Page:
Victorian-based dairy farmer Sarah Parker was to attend the 2020 Commission on the Status of Women (CSW) as part of an Australian Delegation, championing the role of Australian rural women, at the United Nations in New York.
In a year like no other, instead of being in New York, she is finding new ways to connect and stay strong.
“2020 has taught us that the only constant in life is change,” admits Sarah.
“It’s important to realise there are always opportunities and when something ends, it’s not the end of you,” said Sarah.
“Never say never and think about yourself and who you are and think about your skillset.”
It is timely advice.
As part of this year’s International Rural Women’s Day, Sarah says she is in awe of how rural women are learning to pivot with the complexities of a pandemic both on and off farm.
“Rural women wear multiple hats and now more than ever they’ve had to cope with working additional hours on farm, working from home and home schooling and in some cases, the additional off- farm income earning opportunities in their businesses and employment roles have been significantly reduced and in some cases lost completely,” said Sarah.
“The impact of COVID19 which was preceded by drought, floods and fires has no doubt challenged and strained, in some cases, the resilience levels and mental health of our rural communities. This has been further exacerbated by the loss of employment and income generation opportunities.”
Rural women are key to vibrant communities
According to Sarah, rural women hold the key to surviving any kind of crisis.
“Rural women are connected, even if that means virtually because they’ve had to cope with isolation before COVID-19. When you are forced into finding solutions, very often you do,” she said.
But rural women have also benefited enormously from the work of earlier generations, who learnt early on the power of networks.
Networks such as Australian Women in Agriculture (AWiA) of which Sarah is a director and current president and the National Rural Women’s Coalition which brings together Australia Peak Rural Women’s Representative Groups. Sarah is also a Rural Women’s Award Alumni (2009 Victorian Finalist) and a director of the Goulburn Broken Catchment Management Authority. She is also an active member of both the Victorian Farmers Federation (VFF) Workplace Relations and Education Committee and the VFF’s Farm Business and Regional Development Committee. And is company secretary of the National Rural Women’s Coalition.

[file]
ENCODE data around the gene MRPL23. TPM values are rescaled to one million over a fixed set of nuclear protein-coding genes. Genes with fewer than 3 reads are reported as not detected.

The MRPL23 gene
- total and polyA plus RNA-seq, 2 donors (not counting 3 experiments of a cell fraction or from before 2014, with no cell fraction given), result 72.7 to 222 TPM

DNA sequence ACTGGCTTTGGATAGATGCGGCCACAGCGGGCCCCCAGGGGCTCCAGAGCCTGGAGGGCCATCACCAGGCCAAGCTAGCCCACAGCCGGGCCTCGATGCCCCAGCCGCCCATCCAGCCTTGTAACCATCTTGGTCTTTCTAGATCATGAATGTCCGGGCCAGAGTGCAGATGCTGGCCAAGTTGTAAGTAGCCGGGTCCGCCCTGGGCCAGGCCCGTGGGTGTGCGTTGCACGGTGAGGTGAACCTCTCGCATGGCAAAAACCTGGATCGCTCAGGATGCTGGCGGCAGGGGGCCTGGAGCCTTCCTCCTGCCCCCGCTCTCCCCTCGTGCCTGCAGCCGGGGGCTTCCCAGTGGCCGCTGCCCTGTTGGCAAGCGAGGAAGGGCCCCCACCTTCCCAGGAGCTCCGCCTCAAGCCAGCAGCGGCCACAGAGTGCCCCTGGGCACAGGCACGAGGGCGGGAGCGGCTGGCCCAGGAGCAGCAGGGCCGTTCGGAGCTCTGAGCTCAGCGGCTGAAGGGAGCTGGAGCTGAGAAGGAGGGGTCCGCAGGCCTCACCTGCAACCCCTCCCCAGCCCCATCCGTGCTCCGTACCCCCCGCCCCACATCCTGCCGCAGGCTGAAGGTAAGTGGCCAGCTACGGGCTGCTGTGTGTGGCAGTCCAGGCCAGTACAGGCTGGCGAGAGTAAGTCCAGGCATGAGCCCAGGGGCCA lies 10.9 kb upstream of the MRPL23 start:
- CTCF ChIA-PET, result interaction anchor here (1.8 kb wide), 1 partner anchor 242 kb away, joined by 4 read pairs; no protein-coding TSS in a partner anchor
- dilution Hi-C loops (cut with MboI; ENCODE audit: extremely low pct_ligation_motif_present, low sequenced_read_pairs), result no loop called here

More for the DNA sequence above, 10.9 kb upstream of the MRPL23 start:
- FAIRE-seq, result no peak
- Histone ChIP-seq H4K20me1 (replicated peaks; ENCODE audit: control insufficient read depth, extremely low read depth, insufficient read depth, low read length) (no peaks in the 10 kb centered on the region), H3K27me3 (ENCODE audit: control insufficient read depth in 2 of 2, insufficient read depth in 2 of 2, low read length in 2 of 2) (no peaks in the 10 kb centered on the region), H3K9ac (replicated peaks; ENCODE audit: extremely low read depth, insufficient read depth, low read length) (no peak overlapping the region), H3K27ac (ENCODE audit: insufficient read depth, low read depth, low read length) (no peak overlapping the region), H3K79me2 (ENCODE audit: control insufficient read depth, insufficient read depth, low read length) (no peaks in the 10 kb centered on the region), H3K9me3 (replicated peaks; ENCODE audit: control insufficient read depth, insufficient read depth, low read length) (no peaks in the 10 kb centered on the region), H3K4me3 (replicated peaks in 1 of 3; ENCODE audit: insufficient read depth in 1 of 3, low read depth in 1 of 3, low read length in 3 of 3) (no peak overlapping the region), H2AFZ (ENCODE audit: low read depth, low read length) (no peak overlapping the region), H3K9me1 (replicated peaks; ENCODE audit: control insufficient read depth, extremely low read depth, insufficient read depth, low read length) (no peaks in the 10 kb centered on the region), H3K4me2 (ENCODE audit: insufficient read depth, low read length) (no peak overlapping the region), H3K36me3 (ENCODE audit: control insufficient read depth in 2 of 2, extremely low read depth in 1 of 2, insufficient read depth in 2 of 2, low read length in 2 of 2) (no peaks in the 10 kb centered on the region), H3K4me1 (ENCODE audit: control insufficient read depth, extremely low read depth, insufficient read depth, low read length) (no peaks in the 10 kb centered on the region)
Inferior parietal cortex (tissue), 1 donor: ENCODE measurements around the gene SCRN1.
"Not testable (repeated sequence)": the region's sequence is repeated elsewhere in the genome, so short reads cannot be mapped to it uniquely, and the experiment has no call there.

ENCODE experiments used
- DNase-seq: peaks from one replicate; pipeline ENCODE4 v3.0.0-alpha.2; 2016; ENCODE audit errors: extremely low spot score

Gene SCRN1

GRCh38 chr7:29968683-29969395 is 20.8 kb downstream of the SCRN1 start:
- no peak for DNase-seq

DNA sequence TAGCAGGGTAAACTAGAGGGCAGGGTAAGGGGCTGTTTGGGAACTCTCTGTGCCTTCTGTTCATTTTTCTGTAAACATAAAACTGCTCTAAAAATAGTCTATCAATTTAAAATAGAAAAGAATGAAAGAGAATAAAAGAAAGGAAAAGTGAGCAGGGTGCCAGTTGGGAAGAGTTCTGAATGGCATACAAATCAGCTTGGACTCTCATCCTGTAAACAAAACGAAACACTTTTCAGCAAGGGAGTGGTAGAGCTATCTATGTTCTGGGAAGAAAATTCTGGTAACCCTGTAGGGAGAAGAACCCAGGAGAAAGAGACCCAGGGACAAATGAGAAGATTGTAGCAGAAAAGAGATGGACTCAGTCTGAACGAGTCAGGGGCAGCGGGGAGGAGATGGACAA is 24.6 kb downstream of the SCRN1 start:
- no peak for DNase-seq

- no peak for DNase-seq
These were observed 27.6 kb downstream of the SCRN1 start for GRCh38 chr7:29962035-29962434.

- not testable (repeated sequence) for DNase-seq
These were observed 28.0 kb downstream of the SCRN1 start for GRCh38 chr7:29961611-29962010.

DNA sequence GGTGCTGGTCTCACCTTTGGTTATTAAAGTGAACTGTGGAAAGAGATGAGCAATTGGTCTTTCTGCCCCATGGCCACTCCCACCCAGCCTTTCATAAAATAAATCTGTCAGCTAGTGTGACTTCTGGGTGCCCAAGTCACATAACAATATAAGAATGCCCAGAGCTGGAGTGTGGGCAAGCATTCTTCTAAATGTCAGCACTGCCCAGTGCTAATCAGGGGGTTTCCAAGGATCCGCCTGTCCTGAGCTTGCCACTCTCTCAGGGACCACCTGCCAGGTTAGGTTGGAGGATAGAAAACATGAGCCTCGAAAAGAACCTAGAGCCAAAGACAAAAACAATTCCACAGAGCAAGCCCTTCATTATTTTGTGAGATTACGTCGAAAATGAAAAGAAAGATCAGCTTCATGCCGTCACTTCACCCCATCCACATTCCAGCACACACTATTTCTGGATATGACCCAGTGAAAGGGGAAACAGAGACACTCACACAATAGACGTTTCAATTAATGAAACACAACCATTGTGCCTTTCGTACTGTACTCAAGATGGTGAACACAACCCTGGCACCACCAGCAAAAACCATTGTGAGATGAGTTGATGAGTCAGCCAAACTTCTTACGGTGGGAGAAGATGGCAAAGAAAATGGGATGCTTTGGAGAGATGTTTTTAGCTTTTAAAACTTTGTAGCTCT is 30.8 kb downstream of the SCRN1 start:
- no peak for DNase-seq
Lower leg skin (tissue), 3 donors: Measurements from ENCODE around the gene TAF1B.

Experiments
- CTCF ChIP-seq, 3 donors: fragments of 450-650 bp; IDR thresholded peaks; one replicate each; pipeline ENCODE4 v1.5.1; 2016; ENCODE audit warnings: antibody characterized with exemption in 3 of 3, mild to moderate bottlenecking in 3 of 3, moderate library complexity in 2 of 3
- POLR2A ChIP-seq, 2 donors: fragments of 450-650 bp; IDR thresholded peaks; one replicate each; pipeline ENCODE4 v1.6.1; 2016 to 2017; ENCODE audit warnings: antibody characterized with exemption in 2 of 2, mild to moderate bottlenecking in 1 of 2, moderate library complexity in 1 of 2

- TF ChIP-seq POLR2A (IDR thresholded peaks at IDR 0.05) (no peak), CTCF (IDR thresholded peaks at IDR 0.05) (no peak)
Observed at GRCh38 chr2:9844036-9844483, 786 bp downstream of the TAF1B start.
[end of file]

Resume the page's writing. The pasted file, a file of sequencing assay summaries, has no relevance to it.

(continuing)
What is interesting, is the interconnectedness of lots of commodities and community groups, whether the connection is formal or informal it is empowering and a force that works for the betterment of farming communities, said Sarah.
From child services to dairy farming
Born and raised in Brisbane, Sarah will tell you she did not come to farming naturally but has been able to take her passions and skills in community development and project management and apply these in the farming and rural sector.
Her corporate career began in community development and children’s services working across regions and sectors in areas of low socio-economic status, in challenging communities where unemployment, poverty and food security was intergenerational and well documented.
“I have learnt that I had what you call transferable skills which have served me well transitioning to other areas,” said Sarah, who completed a Masters in Agriculture and Rural Development from the University of Western Sydney, prior to relocating.
Sarah’s husband Raymond grew up on a dairy farm and moved to the city for his career, where they met and settled down. They spent a period of time travelling to dairy farming regions in Australia during holidays, before finally deciding on Victoria in 2004 after Raymond attended International Dairy Week at Tatura and met an Illawarra Breeder who offered to lease them a farm and mentor the move into dairying. They packed up everything into a trailer and headed to a farm in Victoria.
“I was quite naïve about the reality of farming but am thankful for the opportunities it has provided.” Sarah admits.